The Point of Interest rate hike
- Interest rate hikes by central banks, such as RBI, will not bring down food or fuel prices. But they will suppress credit-led demand, and in turn inflation. The goal is to keep inflation expectations anchored.
When the U.S. sneezes, the world catches a cold
- Every time the Fed has tried to reduce inflation even by as little as 2 or 3 percentage points, it has led to a recession.
- In other words, if the Fed remains steadfast in its resolve to bring down inflation to 2% from current close to 9%, the US will go into a recession.
- A similar trend is unfolding across the world including India, where the RBI has been raising interest rates in a bid to contain inflation.
- In India, instead of a recession, the damage may be limited to a reduction in GDP growth.
What is inflation? How does it affect you?
- Inflation is the rate at which prices rise. A 2% inflation implies the general price level in April this year was 2% more than what it was in April last year.
- A "rising" inflation rate implies that the rate at which the prices rise itself is increasing.
- Take India, for example, where the inflation rate steadily went up from close to 4% in September last year to almost 8% in April this year.
Why is inflation bad?
- It makes things costly.
- It essentially erodes the basis on which one makes economic decisions.
And what is recession?
- The technical definition of a recession requires an economy to contract for two consecutive quarters.
What is causing inflation?
- Both the Fed and the RBI have stated that the current inflationary spike is due to supply constraints - in particular, due to rising costs of food and fuel.
But how will raising the interest rate reduce food or fuel prices?
- It won't, and the central bankers know they cannot bring down food and fuel prices by forcing banks to charge a higher interest rate from people wanting to buy a new car or opening a new shop or even taking an education or home loan.
- When a journalist asked whether the US Fed was trying to induce a recession to bring down inflation.
- Powell admitted his helplessness in bringing down inflation because of "factors that are not under our control".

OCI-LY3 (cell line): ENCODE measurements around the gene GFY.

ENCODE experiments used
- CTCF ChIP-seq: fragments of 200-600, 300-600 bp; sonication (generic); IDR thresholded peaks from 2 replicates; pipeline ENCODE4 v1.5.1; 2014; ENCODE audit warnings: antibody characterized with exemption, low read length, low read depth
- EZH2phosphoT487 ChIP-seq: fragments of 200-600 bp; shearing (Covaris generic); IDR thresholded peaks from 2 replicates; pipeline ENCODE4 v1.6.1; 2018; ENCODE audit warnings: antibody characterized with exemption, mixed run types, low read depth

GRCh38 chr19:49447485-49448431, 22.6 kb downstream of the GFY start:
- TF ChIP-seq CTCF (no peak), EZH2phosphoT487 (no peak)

- The RBI too expressed the same helplessness.
- Especially with food and fuel prices constituting 60 per cent of the CPI.
Then why are central banks raising interest rates?
- The answer lies in what are called "inflation expectations". Simply put, inflation expectations refer to people's (or households') expectations of what the inflation rate will be in the future. And they matter because these expectations are what determine people's economic behaviour.
- The net effect of individual decisions to advance or postpone purchases or ask for higher wages etc, determine the course of a country's economy.
So, how does raising the interest rate contain inflation expectations?
- Inflation expectations tend to be "backward looking".
- When a central bank raises the interest rate, while it may not be able to increase the supply of food and fuel, it does dampen the demand for these goods.
- By disincentivizing borrowing (because it is now costlier) a central bank reduces borrowing-led demand. This does two things.
- One, it reduces inflation by bringing down demand, and
- Two, it gives time for the supply to catch up with the demand.
- Ensuring inflation expectations stay"anchored" is the essential goal of monetary policy. Reducing inflation is a way to achieve that goal and raising interest rates is a way to achieve lower inflation.
- But as central banks try to achieve this goal, expect more interest rate hikes in the coming months, which in turn, will dampen economic activity all around.